The lesson of Mélenchon on the left: less socialism, more social democracy | Paolo Gerbaudo

In 2017, Jean-Luc Mélenchon’s La France Insoumise sat alongside Podemos in Spain, Syriza in Greece, Bernie Sanders’ campaign in the United States and the Labor Party under Jeremy Corbyn as part of a “wave left-wing populist movement that combined charismatic and radical leadership. Strategies. He channeled the anger of French citizens over austerity policies – blamed on Brussels bureaucrats – and proposed an exit from the EU (in case the treaty change is not achieved) and NATO. Mélenchon organizes meetings in the style of enraged tribune of the people in Mao’s costume, and attacks the French elites: “the caste and its puppets” and the “ignoble” politicians of the socialist party. While his presidential candidacy secured an impressive 19%, only 11% voted for the party in the legislative elections.

The situation is very different now. A kinder Mélenchon leads the Nupes (New People’s Ecological and Social Union) coalition which edged out Macron’s Ensemble coalition by a hair’s breadth in the first round of French legislative elections this week – 26.1% to 25.8%. This is an astonishing result for the left after decades on the fringes. While Mélenchon remains unlikely to win enough MPs in the second round to claim the role of prime minister in an uneasy cohabitation with President Macron, a powerful argument has been made for a leftist alternative to Macron’s neoliberal centrism. .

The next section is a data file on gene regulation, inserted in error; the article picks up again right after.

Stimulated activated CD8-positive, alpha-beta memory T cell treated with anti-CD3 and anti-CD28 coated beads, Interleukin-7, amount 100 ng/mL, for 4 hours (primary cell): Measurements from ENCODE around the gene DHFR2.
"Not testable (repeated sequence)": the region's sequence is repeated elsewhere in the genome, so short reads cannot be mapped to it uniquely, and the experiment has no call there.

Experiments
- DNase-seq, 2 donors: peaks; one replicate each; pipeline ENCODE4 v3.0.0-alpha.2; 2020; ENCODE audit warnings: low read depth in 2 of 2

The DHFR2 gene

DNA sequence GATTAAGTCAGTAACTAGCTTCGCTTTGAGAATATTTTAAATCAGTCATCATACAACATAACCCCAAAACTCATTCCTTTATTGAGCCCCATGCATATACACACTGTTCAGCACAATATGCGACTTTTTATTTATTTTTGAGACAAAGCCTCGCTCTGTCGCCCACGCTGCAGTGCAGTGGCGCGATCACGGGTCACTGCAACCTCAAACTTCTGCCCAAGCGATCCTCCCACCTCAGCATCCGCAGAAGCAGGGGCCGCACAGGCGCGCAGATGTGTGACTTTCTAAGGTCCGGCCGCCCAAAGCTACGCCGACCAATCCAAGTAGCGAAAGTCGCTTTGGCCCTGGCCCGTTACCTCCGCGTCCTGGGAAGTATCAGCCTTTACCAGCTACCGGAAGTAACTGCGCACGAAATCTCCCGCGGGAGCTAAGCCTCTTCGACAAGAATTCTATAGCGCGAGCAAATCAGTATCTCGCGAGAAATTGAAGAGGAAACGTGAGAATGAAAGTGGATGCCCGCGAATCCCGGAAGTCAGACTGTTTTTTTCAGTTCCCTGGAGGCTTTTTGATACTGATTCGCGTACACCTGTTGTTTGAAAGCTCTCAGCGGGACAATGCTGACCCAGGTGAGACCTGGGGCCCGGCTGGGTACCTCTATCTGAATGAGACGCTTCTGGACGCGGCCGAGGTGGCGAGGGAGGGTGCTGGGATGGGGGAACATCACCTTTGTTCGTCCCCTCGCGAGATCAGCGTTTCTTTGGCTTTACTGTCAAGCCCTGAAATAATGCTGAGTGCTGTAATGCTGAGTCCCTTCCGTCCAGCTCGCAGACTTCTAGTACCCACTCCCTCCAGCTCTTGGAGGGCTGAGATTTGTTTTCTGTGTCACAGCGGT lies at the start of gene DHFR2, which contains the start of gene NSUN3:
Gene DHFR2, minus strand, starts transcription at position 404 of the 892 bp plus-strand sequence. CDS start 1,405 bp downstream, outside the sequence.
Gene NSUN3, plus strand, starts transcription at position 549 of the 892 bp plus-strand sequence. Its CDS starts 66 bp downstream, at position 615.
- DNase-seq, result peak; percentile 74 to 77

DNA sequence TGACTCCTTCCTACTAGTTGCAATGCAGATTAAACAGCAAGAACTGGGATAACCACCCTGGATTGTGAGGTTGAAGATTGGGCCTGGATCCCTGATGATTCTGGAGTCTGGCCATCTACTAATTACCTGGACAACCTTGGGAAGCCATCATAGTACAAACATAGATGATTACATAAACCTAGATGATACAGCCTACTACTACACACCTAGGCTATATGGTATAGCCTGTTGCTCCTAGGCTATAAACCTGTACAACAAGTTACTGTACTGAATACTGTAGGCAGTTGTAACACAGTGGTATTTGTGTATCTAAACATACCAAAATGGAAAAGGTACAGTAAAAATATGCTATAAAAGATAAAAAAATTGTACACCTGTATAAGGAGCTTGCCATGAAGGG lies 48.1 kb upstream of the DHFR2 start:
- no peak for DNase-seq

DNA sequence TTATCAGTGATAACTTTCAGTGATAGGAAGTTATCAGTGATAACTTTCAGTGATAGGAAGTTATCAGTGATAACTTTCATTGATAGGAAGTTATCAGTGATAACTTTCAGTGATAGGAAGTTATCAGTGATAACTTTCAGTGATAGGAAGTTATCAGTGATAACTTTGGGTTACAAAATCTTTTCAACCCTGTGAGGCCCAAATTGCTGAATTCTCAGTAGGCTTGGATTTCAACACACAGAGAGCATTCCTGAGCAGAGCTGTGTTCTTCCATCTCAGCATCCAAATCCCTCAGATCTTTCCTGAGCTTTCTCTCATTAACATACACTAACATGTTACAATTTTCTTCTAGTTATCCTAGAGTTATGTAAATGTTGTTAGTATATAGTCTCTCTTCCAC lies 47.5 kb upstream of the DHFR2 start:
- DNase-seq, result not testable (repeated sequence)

Key to it all is Mélenchon’s own evolution from the populist insurgent accused of dividing the left and adopting a nationalist stance, to the politician who succeeded in uniting the left for the first time in 20 years and to convince the public that she is fit for government. Other leftist projects that emerged in the turmoil of the 2010s may want to learn from this.

Mélenchon’s 2022 strategy has moved from geopolitical issues to subsistence policies: raising the minimum wage to €1,500 monthly after tax, lowering the retirement age to 60 (Macron wants to raise it from 62 to 65 years) and the introduction of price controls to protect populations from the cost of living crisis – pragmatic demands compared to the previous electoral cycle. As University College London professor Philippe Marlière has noted, the Nupes program is “radical reformist”, and unlike the 1972 left-wing unity program, it does not specifically call for a “transitional break with the capitalism”.

At the same time, Mélenchon, 70, has softened his revolutionary image. He adopted a presidential tone, presenting himself as a competent statesman and aware of the need to find compromises with other parties and even certain sections of the capital. The radical EU and NATO policies of 2017 that were particularly popular with some left-wing activists – but drew widespread criticism – were put on hold as part of a common alliance agenda. In addition, Mélenchon highlighted his statesmanship credentials as a longtime politician and former minister and his will to govern.